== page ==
TRAVEL BLOG: Osaka and Food

18 Feb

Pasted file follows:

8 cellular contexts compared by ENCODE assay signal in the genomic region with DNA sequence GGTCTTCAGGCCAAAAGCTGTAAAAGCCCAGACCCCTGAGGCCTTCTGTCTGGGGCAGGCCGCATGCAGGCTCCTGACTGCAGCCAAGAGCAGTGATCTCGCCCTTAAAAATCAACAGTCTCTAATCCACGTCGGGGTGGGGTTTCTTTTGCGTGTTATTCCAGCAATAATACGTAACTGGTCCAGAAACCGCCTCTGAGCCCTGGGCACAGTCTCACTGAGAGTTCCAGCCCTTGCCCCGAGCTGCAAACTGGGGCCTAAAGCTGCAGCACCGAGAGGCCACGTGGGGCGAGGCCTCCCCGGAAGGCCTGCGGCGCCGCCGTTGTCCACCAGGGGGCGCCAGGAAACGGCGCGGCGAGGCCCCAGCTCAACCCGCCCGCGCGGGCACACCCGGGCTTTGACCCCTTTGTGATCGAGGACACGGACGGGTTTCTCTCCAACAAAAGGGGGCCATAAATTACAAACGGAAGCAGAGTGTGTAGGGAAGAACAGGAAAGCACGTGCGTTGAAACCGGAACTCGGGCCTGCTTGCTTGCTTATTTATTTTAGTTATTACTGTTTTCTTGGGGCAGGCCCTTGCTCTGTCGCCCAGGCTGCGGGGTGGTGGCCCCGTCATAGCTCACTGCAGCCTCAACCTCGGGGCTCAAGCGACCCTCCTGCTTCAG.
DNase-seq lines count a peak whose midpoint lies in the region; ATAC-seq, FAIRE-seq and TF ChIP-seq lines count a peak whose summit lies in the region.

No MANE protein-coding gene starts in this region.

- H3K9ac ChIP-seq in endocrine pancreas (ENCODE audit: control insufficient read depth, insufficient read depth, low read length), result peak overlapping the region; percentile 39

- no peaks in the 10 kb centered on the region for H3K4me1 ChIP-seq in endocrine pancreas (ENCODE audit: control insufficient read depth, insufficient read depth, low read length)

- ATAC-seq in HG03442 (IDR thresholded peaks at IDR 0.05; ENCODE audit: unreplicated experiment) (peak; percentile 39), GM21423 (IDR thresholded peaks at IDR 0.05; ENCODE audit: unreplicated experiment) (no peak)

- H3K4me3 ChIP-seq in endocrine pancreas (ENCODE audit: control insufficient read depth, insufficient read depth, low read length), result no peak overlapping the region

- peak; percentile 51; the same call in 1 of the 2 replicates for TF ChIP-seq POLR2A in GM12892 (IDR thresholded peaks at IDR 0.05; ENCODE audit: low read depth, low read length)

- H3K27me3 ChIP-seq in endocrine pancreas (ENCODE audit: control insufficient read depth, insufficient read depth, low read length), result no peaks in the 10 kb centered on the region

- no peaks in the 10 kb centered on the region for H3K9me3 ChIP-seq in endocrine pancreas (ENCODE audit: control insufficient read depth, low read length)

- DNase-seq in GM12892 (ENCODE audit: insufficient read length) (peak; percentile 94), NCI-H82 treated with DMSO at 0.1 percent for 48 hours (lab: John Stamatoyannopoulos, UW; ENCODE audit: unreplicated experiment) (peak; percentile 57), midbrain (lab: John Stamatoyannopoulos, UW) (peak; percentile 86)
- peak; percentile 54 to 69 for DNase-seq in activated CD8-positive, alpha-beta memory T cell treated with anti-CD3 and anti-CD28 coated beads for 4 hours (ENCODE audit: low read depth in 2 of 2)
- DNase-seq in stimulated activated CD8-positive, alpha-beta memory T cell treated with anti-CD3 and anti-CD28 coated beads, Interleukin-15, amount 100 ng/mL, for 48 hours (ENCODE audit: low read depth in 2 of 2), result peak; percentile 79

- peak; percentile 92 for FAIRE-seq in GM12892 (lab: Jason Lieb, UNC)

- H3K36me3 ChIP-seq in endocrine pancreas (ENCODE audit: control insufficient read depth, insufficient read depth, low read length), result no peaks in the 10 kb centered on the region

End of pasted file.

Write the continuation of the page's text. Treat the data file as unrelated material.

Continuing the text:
皆様今日は(Hello everyone)! Allow me to apologize in advance for not posting this past Sunday. Last week, a large group of IES students, including myself, took a trip to Osaka. During this trip, I had very little access to a computer and I wanted to devote my time and energy to being in this fantastic city. Osaka is one of the three largest cities in Japan, along with Kyoto and Tokyo, the largest one and also the capital. While Kyoto and Tokyo are known for historical shrines and overwhelming nightlife respectively, Osaka is known around the world for its famous cuisine. Often called “The Nation’s Kitchin,” Osaka has a term called “Kuidaore” (食い倒れ), meaning to bankrupt oneself with food. The term appears to be used for any type of overindulgence in food or drink, even getting sick from eating or drinking too much. Believe me when I say that a couple more weeks in Osaka would have done just that to me. The two most famous foods that you might know from Osaka are Takoyaki (たこ焼き) and Okonomiyaki (お好み焼き). Takoyaki refers to octopus grilled in batter with scallions and topped with sweet sauce and Japanese mayonnaise. These tend to be sold in stands all over the city for a cheap price. Next, and my personal favorite: Okonomiyaki. The name literally means “Whatever you like grilled.” This dish resembles a pancake, but works much like our pizza, in terms of toppings. The main part is made from flour, yam, water, eggs and diced cabbage. From there, you can order a large variety of toppings, including bacon, octopus, shrimp, egg, cheese, vegetables and more. I loved the bacon, egg and cheese okonomiyaki myself, as seen in the picture provided. Fortunately in Osaka, good food is very easy to find. I found my favorites in Osaka’s Dotombori street. This street is filled with a variety of restaurants, shops and arcades. But one things sets it apart from anything else in the world: display. Never in my life have so many lights, sirens and shouting chefs whirled together to produce such an incredible symphony of sound and visuals. From flashing multi-color displays, to the sound of sizzling takoyaki to chefs yelling out food orders, the atmosphere remains unparallel by any other city that I have visited to date. I wish I were still there, but alas, I am back in Nagoya preparing for classes tomorrow. I hope you all enjoyed this installment of my blog and check in next week for my blog on recycling. Jaa, ne!

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